Three years before “manifesting” became the new wellness craze in late 2020, Aaron Rose Philip tweeted that when she was finally signed to a modeling agency, it was going to be “OVER for y’all.” And she was right.
Philip, a transgender Antiguan American model who was born with cerebral palsy, has published a book, been profiled by the New York Times and Vogue, was interviewed by her idol Naomi Campbell, starred in multiple high-profile fashion editorials, served as grand marshal for New York City’s 2021 Pride Parade and performed in a Miley Cyrus music video — all before she turned 21.
So, yes, it was over for all of us the second she decided to pursue the fashion industry when she was a junior in high school.
“I am someone who has lived 50 lives in 21 years,” she told In The Know. “I for sure use fashion as an outlet for my own personal happiness and self-expression.”
Philip is now managed by Community New York and Milk Management London and has modeled for almost five years. But as she continues adding to her already impressive résumé, she is still waiting to see disability be made an equal part of the conversation surrounding the need for more diversity within fashion and beauty.
“I’ve had so many opportunities [in which] the client may revert on their decision to cast me or the job ‘just doesn’t work out’ in general due to them not being able to accommodate my disability,” Philip explained.
Physical impairment is the most common form of disability in the U.S. — affecting one out of every seven adults. Fashion is a profit-driven industry that still fails to create adaptive clothing for a significant portion of the population. In a commercial sense, ignoring disability and failing to create adaptive lines loses out on the $13 trillion in disposable income that the Global Economics of Disability annual report claims comes from shoppers with disabilities.
Even though some brands have tried to look to the future and be more inclusive, access to adaptive clothing matters too — as exemplified by the backlash Nike faced in April 2021 after increasing the price for its limited release of the first-ever hands-free sneaker.
“Disabled people quite literally consume and wear clothes like everybody does,” Philip said. “[We] deserve regularly to have space and time in fashion.”
That space and time also need to be accurate representations of disability, not performative. In a 2021 research paper on diversity in the fashion industry, author Aliyah Walker described how when disability is included in fashion shoots or runway shows, it “is overwhelmingly represented through tokenism.”
For example, in 2015, Interview magazine featured a photo shoot of Kylie Jenner, who is able-bodied, sitting in a wheelchair. In response to the backlash over the cover, Interview released a statement saying that the photos were intended to “get people thinking about image and creative expression.”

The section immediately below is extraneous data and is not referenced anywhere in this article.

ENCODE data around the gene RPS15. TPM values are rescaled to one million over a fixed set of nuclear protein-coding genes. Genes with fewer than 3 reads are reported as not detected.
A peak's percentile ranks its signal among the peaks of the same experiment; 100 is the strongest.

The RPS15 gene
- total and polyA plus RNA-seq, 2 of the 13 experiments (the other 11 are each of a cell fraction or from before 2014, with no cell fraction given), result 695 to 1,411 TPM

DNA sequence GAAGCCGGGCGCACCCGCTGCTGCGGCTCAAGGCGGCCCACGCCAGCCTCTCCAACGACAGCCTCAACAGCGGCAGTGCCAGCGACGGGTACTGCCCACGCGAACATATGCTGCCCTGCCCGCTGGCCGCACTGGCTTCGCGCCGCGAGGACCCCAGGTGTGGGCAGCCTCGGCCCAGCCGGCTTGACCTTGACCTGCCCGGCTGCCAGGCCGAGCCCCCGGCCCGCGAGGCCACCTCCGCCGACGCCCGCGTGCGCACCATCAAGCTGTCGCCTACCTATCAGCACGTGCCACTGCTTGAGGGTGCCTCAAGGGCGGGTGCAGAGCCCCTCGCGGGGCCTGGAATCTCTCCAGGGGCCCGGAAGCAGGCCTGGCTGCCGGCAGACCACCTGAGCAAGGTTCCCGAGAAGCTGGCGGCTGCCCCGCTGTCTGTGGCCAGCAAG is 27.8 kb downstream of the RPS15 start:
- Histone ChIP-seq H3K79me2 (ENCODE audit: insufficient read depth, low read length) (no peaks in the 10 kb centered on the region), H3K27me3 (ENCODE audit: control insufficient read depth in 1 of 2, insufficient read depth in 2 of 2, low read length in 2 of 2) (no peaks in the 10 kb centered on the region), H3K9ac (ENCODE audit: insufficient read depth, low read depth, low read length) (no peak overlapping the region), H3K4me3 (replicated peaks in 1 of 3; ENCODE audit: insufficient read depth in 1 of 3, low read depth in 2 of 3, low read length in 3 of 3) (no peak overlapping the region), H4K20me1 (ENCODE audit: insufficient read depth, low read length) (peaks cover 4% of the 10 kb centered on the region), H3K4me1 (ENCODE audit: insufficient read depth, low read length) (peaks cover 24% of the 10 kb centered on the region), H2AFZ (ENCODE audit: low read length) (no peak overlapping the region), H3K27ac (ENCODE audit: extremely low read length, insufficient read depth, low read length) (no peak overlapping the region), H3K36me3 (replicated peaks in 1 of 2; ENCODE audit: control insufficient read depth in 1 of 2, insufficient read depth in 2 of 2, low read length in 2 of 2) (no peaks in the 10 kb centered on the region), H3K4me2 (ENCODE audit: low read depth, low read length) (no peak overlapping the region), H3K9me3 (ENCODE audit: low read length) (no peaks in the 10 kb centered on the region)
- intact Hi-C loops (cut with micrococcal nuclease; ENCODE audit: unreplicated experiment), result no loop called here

“So disabled models can’t get work or advance in the fashion industry, but Kylie jenner can use a wheelchair and be classed as edgy,” one Twitter user surmised following Interview’s comment.
“The hard work is never over,” Philip agreed. “When other brands decide to do the important work and include disabled talent, then they too will be the future [of fashion].”
One of those brands doing the important work is Moschino, the luxury Italian fashion label, which included Philip in its spring-summer 2022 fashion show at New York Fashion Week. To date, Philip describes the experience as her favorite fashion moment.
“I cried for several days out of happiness,” she said.
Creative director Jeremy Scott had worked with Philip previously — Scott had tapped Philip to be the face of Moschino’s fall-winter 2020 campaign. But a runway debut was history-making — both professionally for Philip and because a major New York Fashion Week show had never included a model with physical disabilities before.
Only a year prior, Vogue writer Emily Farra had lamented in the days leading up to New York Fashion Week 2021 that the fashion world’s understanding of inclusivity was “limited.”
“In my almost decade of fashion week reporting, I’ve never heard a designer mention how their collection might appeal to someone with limited use of their arms or how a new trouser would work for someone with a prosthetic,” Farra wrote. “The concern is the same as the one created by decades of exclusively white, size-00 models.”
The inclusivity problem isn’t solved by having Philip walk a runway. Even in the glow of fulfilling a lifelong dream, Philip still sees how much the fashion industry needs to grow.
“[There is] so much work to do in terms of hiring disabled talent,” she said. “Whether it be being attentive to the needs of disabled talents … having disabled talent behind and in front of the camera, whether it is having a disabled producer on set, having a disabled casting director or disabled talents having a say in casting … these opportunities alone barely exist already in the industry.”
For more education on disabilities, inclusivity and the fashion industry, Aaron Rose Philip recommends following these people on social media:
Jillian Mercado: Actress, model. Philip named Mercado one of her fashion inspirations and role models.
La’shaunae Steward: Model.
Devin Halbal: Travel influencer.
Casil Mcarthur: Model.
Julian Gavino: Model.
Dominique Castelano: Model, actress.
Selyna Brillare: Model, musician.
Special Offer for YouSephora's sale section is full of deals on Fenty Beauty, Urban Decay and Tarte
More from In The Know:
Young couple renovating 108-year-old house makes stunning discovery in attic: 'Such an incredible find'
Why are people freaking out over Olivia Rodrigo's 'unlimited' Chipotle card?
This gardening tool lets you weed your yard without bending over — grab it while it's on sale
The most comfortable thongs I've ever worn are wildly marked down at Nordstrom's Anniversary Sale